Further information

    It is now clear that multiple routes exist in cells to transport proteins and lipids toward various compartments. To analyse these routes, there is a strong a need for a versatile, highly synchronized assay, usable at physiological temperature in living cells. We developed the RUSH system (Retention Using Selective Hooks), a two-state assay based on the reversible interaction of a Reporter protein with a Hook protein stably localized in a donor compartment. This system can be used to study and quantify the trafficking of very diverse proteins of different size, shape and destined to various compartments. The RUSH system can be used for real time monitoring of transport in living cells as well as for for High Throughput screening using automated imaging.

    We are using the RUSH assay at multiple scales to monitor the transport of proteins in cells and analyse their intracellular signatures, to map the diversity of trafficking routes in terms of biochemical composition, to integrate these routes with other cellular machineries, like cellular adhesion and polarization, and to screen diverse chemical libraries and identify potential therapeutic molecules.

  • Lecture series: Introduction to molecular biology techniques. 5. Working with proteins.

    Speaker: Jonathan Pruneda
    Host: Niek Wit
    Date: 30/11/2017 at 10:00am in the Max Perutz Lecture Theatre, LMB.

    Further information

    How to express and purify proteins, e.g. use of different expression
    systems and optimisation

  • LMB Seminar Series- Title to follow

    Speaker: Christine Holt
    Host: Mo Moffatteh and Bill Schafer
    Date: 04/12/2017 at 11:00am in the Max Perutz Lecture Theatre, LMB.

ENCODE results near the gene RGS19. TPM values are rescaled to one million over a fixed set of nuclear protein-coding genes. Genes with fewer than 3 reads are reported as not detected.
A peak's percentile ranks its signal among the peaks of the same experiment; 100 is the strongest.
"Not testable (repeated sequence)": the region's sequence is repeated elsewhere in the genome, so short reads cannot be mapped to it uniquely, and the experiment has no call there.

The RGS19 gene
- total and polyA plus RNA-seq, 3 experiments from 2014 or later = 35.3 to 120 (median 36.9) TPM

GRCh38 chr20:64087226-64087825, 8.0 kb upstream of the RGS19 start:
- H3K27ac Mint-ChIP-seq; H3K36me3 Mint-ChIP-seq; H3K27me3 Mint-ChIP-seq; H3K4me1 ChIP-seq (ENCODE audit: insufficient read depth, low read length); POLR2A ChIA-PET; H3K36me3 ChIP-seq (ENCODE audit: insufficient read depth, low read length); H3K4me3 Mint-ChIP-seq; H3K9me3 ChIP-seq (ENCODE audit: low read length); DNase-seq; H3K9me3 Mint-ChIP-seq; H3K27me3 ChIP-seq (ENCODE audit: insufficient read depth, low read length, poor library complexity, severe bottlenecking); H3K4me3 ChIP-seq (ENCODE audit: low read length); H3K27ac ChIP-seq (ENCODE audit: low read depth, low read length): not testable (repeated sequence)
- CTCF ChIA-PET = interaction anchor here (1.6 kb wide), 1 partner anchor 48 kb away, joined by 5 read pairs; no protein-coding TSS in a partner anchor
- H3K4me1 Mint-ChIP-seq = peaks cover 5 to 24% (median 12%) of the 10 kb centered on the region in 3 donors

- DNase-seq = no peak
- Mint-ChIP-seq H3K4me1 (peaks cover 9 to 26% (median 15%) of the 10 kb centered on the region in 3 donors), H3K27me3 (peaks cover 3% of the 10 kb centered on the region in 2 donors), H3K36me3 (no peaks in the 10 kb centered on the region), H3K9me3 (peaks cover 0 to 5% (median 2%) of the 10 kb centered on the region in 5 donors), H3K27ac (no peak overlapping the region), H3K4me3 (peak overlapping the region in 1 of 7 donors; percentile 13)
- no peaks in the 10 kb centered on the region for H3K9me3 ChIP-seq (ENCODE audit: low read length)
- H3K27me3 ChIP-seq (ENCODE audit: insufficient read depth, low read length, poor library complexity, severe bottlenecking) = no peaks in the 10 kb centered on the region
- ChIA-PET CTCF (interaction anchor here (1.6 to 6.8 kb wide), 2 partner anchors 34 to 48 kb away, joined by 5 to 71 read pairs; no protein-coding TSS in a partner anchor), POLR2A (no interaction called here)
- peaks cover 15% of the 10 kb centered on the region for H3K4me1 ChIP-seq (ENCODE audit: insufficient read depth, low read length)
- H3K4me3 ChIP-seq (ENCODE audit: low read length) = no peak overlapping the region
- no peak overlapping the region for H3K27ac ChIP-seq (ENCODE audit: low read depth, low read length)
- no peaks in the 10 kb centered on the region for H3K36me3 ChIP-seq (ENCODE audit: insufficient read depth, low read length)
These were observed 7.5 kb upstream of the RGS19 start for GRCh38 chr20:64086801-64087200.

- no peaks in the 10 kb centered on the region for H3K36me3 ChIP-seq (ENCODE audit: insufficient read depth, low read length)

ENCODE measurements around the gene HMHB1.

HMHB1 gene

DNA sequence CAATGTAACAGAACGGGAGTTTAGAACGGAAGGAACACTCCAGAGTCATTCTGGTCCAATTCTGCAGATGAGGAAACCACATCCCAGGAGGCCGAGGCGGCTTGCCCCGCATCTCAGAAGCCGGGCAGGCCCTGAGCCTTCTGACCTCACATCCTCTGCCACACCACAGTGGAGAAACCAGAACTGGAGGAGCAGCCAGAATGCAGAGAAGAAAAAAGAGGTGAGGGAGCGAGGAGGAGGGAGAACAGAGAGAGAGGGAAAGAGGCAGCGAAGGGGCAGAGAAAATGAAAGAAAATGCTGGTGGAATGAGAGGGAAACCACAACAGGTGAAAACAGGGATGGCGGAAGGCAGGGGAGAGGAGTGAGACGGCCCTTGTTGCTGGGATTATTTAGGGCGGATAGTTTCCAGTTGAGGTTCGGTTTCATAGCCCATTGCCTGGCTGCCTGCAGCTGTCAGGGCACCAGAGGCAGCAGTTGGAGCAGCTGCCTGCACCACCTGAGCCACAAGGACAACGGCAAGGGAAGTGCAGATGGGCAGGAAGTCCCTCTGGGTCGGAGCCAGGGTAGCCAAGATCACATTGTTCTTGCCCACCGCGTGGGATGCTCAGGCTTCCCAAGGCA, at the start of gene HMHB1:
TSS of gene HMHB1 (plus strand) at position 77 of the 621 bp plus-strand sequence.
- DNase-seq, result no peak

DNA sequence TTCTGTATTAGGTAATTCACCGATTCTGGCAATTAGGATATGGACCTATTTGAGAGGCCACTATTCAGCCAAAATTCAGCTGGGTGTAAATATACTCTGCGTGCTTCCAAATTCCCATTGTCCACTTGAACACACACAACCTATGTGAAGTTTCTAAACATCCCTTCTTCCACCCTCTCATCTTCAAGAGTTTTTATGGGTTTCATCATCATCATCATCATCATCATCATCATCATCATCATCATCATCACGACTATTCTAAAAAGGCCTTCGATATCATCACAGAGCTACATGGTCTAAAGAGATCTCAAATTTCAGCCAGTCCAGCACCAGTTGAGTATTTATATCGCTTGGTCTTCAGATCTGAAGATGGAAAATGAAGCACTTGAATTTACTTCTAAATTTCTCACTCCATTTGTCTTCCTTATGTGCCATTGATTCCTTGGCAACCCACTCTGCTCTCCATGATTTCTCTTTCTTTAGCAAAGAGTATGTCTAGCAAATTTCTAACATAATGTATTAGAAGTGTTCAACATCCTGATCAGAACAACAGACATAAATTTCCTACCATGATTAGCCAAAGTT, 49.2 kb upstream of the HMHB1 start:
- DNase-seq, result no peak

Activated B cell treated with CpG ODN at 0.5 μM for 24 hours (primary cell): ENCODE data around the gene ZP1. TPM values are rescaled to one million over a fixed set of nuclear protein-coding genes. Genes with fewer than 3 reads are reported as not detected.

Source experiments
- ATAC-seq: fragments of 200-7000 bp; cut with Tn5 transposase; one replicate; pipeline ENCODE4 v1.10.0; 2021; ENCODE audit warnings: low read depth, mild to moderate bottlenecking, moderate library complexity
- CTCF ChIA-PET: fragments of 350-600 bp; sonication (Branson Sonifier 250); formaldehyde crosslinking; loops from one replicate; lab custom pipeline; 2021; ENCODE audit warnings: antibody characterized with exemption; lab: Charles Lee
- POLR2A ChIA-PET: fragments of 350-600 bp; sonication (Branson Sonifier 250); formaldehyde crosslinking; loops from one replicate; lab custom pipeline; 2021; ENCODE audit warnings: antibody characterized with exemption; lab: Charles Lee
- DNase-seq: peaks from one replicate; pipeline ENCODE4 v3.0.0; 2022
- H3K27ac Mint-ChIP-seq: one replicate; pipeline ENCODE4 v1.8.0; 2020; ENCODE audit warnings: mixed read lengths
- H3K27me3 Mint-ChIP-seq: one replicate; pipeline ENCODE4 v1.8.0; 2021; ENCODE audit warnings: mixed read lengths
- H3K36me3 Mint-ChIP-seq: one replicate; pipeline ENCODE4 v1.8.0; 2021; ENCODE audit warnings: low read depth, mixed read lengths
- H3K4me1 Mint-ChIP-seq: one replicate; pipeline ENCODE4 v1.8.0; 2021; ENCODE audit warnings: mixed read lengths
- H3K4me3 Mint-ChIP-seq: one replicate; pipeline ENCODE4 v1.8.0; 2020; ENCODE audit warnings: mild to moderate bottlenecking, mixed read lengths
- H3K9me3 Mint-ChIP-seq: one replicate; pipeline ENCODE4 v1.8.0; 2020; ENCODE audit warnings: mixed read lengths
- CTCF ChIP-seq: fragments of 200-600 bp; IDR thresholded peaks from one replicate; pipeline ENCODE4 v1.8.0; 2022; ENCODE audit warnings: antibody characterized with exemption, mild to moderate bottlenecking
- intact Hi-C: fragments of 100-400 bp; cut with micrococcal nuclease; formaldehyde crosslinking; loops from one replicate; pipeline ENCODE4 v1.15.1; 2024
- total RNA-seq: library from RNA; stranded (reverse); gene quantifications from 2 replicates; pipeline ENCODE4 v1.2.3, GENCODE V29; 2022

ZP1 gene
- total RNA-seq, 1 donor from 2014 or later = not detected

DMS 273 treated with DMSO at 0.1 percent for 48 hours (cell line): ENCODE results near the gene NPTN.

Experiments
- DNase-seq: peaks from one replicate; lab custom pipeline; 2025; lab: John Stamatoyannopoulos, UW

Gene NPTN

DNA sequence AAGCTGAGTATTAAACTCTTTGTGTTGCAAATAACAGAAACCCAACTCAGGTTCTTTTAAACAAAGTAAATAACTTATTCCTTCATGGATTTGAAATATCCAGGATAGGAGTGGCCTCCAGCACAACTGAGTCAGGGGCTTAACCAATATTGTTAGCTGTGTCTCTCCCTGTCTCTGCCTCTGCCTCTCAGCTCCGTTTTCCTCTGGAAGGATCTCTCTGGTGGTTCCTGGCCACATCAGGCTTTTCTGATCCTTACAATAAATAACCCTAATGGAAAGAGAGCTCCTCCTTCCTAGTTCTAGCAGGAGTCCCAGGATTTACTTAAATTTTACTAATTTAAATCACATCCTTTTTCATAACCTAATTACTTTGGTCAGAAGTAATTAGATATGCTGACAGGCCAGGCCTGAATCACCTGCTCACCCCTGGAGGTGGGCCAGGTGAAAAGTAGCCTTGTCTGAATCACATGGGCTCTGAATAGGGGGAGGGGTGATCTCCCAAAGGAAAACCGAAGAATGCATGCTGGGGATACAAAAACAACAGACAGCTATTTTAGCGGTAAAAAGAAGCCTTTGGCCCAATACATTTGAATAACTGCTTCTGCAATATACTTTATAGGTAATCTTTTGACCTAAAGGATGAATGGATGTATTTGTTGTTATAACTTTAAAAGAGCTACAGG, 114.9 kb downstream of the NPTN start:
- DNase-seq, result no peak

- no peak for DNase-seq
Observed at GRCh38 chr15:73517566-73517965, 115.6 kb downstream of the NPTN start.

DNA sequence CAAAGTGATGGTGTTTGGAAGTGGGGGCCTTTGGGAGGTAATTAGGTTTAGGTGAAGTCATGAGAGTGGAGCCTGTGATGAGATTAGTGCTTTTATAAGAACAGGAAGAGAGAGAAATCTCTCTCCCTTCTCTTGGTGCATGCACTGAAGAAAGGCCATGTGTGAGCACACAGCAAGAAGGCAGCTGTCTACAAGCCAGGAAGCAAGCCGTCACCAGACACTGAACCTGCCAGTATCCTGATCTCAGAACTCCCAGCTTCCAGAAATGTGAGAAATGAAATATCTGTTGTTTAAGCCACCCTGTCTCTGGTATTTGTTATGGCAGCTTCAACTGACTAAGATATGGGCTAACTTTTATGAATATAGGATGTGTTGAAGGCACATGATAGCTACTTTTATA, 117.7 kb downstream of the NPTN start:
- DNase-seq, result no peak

• Immunity service – molecular symbiosis of membrane translocation, chaperone network, and ER quality control

    Speaker: Professor Robert Tampe, Institute of Biochemistry, Biocenter, Goethe University, Frankfurt
    Host: Chris Tate, MRC LMB
    Date: 05/12/2017 at 11:00am in the Max Perutz Lecture Theatre, LMB.

    Further information

    Identifying and eliminating infected or malignantly transformed cells are fundamental tasks of the adaptive immune system. For immune surveillance, the metastable cellular proteome is displayed as broken bits(peptides) on MHC class I molecules to cytotoxic T-lymphocytes. Our
    knowledge about the track from the proteome to the presentation of peptides has greatly expanded, leading to a quite comprehensive understanding of the MHC I antigen processing pathway. I will report on the mechanism of antigen translocation, editing and proofreading. Based on an integrative approach, the contribution of individual proteins as well as the architecture of the MHC I peptide-loading complex (PLC) and other MHC I editing complexes also in the context of viral immune evasion will be addressed.The work provides the framework for understanding the quality control of antigen selection and unveils the molecular details underlying the onset of an adaptive immune response.

    1) Blees A, Januliene D, Hofmann T, Koller N, Schmidt C, Trowitzsch S, Moeller A, Tampé R (2017) Structure of the human MHC-I peptide-loading complex. Nature, Nov 6, 2017, doi: 10.1038/nature24627.

    2) Thomas C, Tampé R (2017) Structure of the TAPBPR-MHC I complex defines the mechanism of peptide loading and editing. Science, Oct 12, 2017, doi: 10.1126/science.aao6001.

    3) Nöll et al. (2017) Structure and mechanistic basis of a functional homolog of the antigen transporter TAP. PNAS 114, 438.

    4) Kim et al. (2015) Subnanometer cryo-EM structure of a nucleotide free heterodimeric ABC exporter. Nature 517, 396.